Why have a universal remote control when you can have a universe controller? I was fortunate enough to get to beta test some of ioBridge's forthcoming hardware. Their hardware lets you connect just about anything to the internet. The possibilites with these things are just about limitless. I am convinced I can control just about anything in my house with this little board and my iPhone. The company has a number of premade "smart boards." The modules also have input/output pins so you can get any of your microcontroller projects online. I wanted to put together a few simple progects based on their smart boards. I got a x10, light sensor, and a servo smart board. I made a little gizmo with each one. In this write up I'm going to talk about the gizmo I made with their servo smart board. In my next post I'm going to demonstrate how to control you home lights. Then I will post about how the ioBridge module can be used to lock your computer and update your twitter feed automatically when you leave the office.
I have a dog that stays home alone while I am at school. I thought it would be nice to be able to check up on my dog Cooper during the day, and even better if I could give him a delicious doggie treat. With the ioBridge module, a servo smart board, and some random parts around the house I was able to put together a dog watching, treat giver that is all controlled with my iPhone over the internet. The whole project took about an hour and because of iobridge's simple internet interface no programing was required.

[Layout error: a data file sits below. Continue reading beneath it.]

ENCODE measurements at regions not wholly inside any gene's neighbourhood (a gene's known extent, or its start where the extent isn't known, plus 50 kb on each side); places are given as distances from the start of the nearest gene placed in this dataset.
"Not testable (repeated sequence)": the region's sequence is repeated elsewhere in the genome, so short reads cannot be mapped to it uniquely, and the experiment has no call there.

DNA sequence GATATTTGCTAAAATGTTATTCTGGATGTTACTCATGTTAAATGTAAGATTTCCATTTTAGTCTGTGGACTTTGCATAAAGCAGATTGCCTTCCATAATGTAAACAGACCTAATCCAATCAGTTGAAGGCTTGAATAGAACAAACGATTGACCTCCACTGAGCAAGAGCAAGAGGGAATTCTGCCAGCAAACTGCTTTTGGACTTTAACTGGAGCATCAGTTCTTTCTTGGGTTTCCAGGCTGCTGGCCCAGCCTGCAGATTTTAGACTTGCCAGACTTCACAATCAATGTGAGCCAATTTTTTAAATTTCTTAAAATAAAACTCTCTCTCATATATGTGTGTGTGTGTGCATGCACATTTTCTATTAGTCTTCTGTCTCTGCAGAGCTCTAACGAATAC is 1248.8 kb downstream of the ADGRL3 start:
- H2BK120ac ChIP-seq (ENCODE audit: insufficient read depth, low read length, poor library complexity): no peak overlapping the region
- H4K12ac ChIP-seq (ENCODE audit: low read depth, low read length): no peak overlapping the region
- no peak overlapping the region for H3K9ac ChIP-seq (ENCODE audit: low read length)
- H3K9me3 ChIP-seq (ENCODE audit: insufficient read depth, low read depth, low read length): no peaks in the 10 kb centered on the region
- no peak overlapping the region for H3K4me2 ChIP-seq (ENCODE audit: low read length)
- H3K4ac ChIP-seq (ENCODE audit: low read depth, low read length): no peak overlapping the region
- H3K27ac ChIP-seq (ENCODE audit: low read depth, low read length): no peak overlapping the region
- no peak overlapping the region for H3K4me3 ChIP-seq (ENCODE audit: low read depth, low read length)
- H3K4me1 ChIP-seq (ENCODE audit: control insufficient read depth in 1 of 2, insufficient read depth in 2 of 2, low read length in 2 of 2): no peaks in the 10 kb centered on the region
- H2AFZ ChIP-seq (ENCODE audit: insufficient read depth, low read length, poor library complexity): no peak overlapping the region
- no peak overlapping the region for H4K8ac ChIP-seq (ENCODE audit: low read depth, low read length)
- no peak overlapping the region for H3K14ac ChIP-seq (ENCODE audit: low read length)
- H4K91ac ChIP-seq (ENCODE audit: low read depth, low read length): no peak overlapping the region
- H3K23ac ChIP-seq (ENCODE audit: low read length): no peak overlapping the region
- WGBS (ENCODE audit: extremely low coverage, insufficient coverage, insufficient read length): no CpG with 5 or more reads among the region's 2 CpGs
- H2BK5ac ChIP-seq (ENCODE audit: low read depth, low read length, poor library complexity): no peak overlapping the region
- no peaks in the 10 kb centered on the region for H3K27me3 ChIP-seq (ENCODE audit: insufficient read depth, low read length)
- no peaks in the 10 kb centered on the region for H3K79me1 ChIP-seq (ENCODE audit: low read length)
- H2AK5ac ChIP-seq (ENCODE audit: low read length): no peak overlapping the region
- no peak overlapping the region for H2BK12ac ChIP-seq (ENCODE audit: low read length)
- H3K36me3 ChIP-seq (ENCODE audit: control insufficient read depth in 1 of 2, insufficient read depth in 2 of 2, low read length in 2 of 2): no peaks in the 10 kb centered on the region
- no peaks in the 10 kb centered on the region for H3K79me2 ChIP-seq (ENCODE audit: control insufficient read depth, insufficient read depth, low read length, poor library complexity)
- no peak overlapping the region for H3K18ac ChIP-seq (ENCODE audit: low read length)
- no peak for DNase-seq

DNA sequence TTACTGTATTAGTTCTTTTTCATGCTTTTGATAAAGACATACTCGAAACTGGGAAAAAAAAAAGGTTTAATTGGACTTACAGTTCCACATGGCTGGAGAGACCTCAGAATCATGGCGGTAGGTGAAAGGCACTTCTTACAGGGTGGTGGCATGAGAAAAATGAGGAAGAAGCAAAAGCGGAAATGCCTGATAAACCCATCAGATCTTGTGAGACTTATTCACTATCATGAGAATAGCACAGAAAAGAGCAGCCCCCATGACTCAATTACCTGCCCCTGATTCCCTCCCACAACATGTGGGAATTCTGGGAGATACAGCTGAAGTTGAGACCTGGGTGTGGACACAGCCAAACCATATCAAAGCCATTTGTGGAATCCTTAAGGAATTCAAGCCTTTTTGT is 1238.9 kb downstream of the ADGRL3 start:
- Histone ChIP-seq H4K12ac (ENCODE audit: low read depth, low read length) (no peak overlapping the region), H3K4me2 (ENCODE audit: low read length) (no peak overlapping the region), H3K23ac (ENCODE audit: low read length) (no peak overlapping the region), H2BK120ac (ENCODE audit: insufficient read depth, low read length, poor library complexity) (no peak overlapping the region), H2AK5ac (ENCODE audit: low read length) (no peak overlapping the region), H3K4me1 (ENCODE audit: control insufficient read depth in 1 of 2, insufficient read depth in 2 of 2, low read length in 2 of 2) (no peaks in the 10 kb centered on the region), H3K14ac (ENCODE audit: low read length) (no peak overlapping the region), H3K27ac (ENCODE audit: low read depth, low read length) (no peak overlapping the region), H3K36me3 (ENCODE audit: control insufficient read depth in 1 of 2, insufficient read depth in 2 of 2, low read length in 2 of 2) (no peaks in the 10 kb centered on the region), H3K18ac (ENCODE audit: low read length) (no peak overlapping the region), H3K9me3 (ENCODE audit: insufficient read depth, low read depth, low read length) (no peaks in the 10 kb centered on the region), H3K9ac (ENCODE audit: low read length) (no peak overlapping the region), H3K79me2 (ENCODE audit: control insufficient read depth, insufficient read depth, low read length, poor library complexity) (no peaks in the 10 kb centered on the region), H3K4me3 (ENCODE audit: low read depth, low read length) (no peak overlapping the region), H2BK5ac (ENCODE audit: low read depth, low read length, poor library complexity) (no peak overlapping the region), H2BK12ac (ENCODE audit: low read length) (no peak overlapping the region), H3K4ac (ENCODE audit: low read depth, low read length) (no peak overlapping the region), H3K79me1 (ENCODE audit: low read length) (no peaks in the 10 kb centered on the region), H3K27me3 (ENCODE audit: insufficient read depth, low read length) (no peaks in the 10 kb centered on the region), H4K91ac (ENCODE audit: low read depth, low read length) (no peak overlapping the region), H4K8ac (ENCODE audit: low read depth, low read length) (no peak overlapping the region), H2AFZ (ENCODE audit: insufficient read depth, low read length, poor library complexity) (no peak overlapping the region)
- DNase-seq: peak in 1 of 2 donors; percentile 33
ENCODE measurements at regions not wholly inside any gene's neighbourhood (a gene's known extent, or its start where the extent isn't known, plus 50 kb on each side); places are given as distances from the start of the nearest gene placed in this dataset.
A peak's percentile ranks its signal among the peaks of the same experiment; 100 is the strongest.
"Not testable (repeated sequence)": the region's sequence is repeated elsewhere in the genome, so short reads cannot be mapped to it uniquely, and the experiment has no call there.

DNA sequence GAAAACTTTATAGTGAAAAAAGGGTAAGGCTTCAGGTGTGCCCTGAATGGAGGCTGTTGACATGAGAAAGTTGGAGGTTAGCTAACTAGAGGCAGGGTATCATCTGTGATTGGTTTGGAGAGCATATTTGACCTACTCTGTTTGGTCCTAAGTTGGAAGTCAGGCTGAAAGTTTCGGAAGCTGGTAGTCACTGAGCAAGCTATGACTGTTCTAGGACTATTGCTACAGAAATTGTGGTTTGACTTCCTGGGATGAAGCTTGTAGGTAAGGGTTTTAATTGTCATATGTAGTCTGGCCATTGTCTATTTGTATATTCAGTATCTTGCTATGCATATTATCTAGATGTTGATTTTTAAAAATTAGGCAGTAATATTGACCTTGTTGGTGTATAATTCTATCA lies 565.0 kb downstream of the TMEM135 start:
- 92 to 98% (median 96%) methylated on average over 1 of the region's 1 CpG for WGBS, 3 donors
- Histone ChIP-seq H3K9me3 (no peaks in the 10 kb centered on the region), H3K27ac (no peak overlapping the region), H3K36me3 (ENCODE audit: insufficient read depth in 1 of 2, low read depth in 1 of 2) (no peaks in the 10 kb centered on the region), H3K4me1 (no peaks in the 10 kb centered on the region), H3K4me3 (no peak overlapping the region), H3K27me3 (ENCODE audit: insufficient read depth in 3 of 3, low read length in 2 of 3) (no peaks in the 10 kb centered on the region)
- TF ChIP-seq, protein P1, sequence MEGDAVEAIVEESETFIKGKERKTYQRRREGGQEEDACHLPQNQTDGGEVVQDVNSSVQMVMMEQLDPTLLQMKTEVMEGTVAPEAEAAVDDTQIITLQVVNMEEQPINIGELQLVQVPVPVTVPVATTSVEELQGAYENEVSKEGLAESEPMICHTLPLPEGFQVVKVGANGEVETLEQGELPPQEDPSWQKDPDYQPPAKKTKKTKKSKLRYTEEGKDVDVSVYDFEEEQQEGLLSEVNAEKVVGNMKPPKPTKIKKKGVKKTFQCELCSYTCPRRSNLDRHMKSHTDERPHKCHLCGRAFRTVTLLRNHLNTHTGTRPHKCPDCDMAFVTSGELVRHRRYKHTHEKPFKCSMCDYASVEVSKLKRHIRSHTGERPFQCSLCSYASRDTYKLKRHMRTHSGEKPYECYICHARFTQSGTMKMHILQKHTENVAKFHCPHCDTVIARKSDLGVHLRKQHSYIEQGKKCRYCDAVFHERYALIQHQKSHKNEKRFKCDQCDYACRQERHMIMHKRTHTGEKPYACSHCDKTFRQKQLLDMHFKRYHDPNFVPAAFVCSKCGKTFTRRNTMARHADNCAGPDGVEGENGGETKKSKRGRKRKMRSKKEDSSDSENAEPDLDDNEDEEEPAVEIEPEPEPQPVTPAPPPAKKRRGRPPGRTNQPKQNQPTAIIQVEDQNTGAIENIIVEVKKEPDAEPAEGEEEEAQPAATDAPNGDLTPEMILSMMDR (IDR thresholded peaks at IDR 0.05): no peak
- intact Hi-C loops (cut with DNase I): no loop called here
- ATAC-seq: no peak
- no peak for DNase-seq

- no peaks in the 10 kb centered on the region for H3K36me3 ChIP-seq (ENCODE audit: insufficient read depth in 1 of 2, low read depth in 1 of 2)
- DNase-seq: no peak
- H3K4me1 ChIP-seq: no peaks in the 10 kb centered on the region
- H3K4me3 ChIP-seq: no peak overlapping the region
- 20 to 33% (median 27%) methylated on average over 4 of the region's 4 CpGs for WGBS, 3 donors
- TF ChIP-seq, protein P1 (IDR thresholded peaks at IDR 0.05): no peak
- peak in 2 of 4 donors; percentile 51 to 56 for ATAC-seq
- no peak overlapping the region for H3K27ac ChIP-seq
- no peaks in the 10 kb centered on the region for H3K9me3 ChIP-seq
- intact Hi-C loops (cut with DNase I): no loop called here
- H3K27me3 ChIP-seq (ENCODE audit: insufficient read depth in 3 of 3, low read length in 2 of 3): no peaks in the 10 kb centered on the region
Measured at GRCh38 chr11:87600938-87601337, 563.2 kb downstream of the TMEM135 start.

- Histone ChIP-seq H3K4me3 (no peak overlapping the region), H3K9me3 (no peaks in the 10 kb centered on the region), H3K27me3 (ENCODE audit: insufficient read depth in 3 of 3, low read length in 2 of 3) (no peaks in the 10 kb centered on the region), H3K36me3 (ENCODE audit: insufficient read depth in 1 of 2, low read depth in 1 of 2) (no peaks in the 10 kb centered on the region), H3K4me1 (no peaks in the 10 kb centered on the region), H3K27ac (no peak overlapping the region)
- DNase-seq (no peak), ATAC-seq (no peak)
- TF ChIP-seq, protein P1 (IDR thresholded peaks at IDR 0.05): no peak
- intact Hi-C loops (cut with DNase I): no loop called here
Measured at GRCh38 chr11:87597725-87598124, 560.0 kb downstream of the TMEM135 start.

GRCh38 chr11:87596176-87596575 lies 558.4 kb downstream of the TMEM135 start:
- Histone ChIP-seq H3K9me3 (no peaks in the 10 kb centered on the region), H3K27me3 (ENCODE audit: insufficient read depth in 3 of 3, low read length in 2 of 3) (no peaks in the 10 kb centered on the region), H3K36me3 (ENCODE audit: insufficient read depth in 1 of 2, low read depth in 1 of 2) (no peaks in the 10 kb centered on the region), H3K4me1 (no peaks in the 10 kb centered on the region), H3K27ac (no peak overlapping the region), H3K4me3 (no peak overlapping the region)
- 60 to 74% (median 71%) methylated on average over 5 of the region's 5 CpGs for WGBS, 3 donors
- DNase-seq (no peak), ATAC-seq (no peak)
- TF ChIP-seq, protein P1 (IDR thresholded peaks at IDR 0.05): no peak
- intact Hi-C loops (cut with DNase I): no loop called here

Here is a video (youtube link) of the finished project. Below the video are my detailed instruction about the project.
Finished project in action
Here's what I used:
ioBridge I/O module
ioBridge servo smart board
old CD spindle case
large syringe plunger
I started by cutting a hole in the top of the old CD case for the axel of the servo to fit through. With some scrap wood I mounted the servo above the case.
Old CD spindle case with servo attached to top. The windows in the side are for loading the dispenser with treats
I cut the plunger to a length about a quarter of an inch shorter then the interior of the old cd case. After super gluing the servo's detachable wheel to the top of the plunger I glued square cardboard scrap to half of the plunger at 45 degree angles. I made some triagnles out of wood and used them to keep each of the fins seperated by 45 degrees. While the glue dried I cut a pie shaped wedge in the board that was the same size as the wedges created by gluing the cardboard at 45 degree angles around the plunger.
Syringe plunger with cardboard fins attached at 45 degree angles
Bottom platform with hole cut for treat to drop through
Once the glue dried I attached the plunger to the servo and connected the servo to the ioBridge I/O modeule via the servo smart board.
View of bottom of housing with plunger assembly attached to servo
Screen shot of widget builder